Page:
Several heads of state have pulled out of an Arab economic summit in Beirut this weekend over divisions on Syria's future and Iran.
As Lebanon prepares to host a regional economic summit this weekend, the meeting has been overshadowed by divisions over Syria’s future and efforts to contain Iran.
Having previously confirmed their attendance at the Arab Economic and Social Development summit in Beirut, many heads of state are now set to stay away.
The emirs of Qatar and Kuwait will not attend, Egypt is planning to send the prime minister rather than the president, while the Palestinian Authority president has said he will be in New York.
The snubs seem to be a message to Iran, whose allies, including Hezbollah, hold power in Lebanon and support the Syrian government.
Iran’s allies saw the talks as an opportunity to bring Syrian President Bashar al-Assad back into the Arab fold, eyeing an Arab League foreign minister-level meeting before the summit as a chance to hold a vote on Syria’s reinstatement to the regional body.
However, the future of Syria is not due to be on the agenda.
“The league has no plans to discuss an invitation to the body’s summit in Tunisia during the upcoming meeting in Lebanon to which Damascus is not invited either,” Arab League Assistant Secretary General Hossam Zaki said.
“We aren’t there yet,” Rami Khoury, a political analyst, told Al Jazeera. “Not all Arab countries want to immediately normalise relations with Syria.”
The Arab League suspended Syria’s membership in 2011 and imposed economic sanctions over its violent crackdown on anti-government protesters before the country descended into civil war. Some countries withdrew their ambassadors.
Late last year, Sudanese President Omar al-Bashir became the first Arab League leader to visit Syria since the crisis began. In the following weeks, the UAE and Bahrain reopened their embassies in the country, but a consensus among the bloc remains elusive.
Days before the Beirut talks a number of Arab states made their positions clear. Iraq, which did not cut ties with Damascus, said it supports efforts to restore Syria’s membership of the Arab League. Qatar, a supporter of Syria’s opposition, stressed the reasons for Damascus’ suspension have not been addressed and there are no encouraging signs to push for normalising ties.
“There was a momentum but it has slowed,” Sami Nader, political analyst, told Al Jazeera. “US Secretary of State Pompeo told them it is too early to normalise relations and talk about reconstruction before agreeing on the general elements of a political settlement.”
Assad, who has survived the seven-year rebellion against his rule, is looking to consolidate his power, end his isolation and attract much-needed funds to rebuild the destroyed country.
But what is believed to be a Russian-led diplomatic push to legitimise the Syrian government is now facing obstacles.
When the Arab League was expected to discuss readmitting Damascus earlier this month, the meeting was postponed.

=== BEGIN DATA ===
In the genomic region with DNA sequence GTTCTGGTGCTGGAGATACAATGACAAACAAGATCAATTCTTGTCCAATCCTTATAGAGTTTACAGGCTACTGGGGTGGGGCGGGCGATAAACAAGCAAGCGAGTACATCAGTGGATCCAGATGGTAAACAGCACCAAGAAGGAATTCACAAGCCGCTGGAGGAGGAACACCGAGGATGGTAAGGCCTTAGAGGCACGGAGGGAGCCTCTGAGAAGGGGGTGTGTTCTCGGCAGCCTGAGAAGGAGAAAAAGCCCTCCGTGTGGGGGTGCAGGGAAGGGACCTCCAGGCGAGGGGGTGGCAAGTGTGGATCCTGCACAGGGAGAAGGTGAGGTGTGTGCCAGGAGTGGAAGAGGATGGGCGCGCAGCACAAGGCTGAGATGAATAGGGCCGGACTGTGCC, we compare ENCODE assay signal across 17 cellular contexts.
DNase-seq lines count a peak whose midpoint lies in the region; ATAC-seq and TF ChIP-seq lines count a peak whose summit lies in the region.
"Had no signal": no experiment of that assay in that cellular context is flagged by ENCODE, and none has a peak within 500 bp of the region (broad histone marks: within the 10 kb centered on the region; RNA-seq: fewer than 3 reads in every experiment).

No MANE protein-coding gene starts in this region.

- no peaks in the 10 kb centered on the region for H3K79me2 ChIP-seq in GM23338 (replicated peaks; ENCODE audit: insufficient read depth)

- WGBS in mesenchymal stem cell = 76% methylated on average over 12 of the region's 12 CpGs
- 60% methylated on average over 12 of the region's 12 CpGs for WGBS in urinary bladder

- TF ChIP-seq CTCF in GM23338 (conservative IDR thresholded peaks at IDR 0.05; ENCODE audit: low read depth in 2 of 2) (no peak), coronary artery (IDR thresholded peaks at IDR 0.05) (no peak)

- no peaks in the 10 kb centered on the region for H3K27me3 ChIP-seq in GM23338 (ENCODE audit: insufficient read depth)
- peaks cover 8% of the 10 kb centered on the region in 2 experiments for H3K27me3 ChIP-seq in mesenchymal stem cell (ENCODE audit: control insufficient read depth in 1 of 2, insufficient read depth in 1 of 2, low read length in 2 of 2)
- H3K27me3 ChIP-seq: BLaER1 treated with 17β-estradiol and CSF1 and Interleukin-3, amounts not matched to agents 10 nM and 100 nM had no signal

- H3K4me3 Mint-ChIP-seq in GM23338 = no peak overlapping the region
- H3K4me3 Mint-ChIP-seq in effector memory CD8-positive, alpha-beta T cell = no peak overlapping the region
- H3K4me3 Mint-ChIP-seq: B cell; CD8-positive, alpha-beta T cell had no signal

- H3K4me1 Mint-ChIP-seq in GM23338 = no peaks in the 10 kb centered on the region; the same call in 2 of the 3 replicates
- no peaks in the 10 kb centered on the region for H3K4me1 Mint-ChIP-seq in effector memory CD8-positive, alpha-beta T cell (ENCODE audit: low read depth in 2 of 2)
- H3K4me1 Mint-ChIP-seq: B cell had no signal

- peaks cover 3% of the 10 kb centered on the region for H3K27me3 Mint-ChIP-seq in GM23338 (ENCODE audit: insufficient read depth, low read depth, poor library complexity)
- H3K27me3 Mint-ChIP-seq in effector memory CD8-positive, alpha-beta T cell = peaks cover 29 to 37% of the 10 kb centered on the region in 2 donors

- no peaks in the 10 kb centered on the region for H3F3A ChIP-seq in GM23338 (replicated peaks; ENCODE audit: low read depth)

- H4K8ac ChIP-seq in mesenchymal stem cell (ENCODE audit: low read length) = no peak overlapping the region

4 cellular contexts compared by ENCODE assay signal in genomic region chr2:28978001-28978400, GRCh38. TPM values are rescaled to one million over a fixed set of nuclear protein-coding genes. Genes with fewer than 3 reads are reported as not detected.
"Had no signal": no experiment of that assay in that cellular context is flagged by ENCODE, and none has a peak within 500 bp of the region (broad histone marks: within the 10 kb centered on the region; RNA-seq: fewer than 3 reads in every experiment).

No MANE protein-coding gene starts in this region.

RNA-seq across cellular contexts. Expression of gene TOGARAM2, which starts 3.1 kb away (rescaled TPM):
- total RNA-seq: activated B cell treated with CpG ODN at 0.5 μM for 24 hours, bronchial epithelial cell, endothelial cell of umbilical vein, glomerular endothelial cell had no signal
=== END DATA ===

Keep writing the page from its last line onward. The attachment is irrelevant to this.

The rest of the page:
Egypt, which was leading the diplomatic drive to re-embrace Assad’s Syria, now says it cannot be readmitted to the Arab League if it doesn’t solve the political crisis in line with the UN-led political process.
There are also those who warn against prematurely normalising ties, saying that would only strengthen Assad’s position when it came to negotiations.
The US is particularly eager to curtail Iranian influence in the region, and sees any move that strengthens Assad as strengthening Iran.
Assad’s opponents want him to comply with UN resolutions that would require relinquishing some powers.
It’s not clear if supporters of Assad’s return will intensify their efforts before the next Arab League meeting in Tunis in March.
For its part, Iran has publicly welcomed the shift in policy of some Arab countries.
“Arab countries returning to Syria was a positive change that signaled the international community recognised Syria’s territorial integrity and legitimate government,” the foreign ministry said.
However, if the Arab League were to normalise ties with Damascus, it would likely create a new regional order that would not serve Iranian interests. While Gulf Arab financial support could provide a huge boost to Syria’s economy, the leaders of those countries would also likely seek more influence in the country.
“The return of Arab enemies of Iran to Damascus is seen in this context as some sort of a drawback on the Iranian sacrifices in Syria,” Mohanad Hage Ali, Carnegie Middle East Center, analyst told Al Jazeera. “The Syrian regime return to the Arab fold means there has to be some sort of policy impact regarding the relationship with Iranians and its alliance with Iran.”
Iran has been a staunch ally of the Syrian government throughout the war and there is no indication Assad will break that alliance.
The Arab diplomatic snub of the Beirut meeting is just the beginning of US-led efforts to contain Iran’s influence in the region.
They are expected to gain momentum in the lead up to the anti-Tehran meeting in Warsaw in February.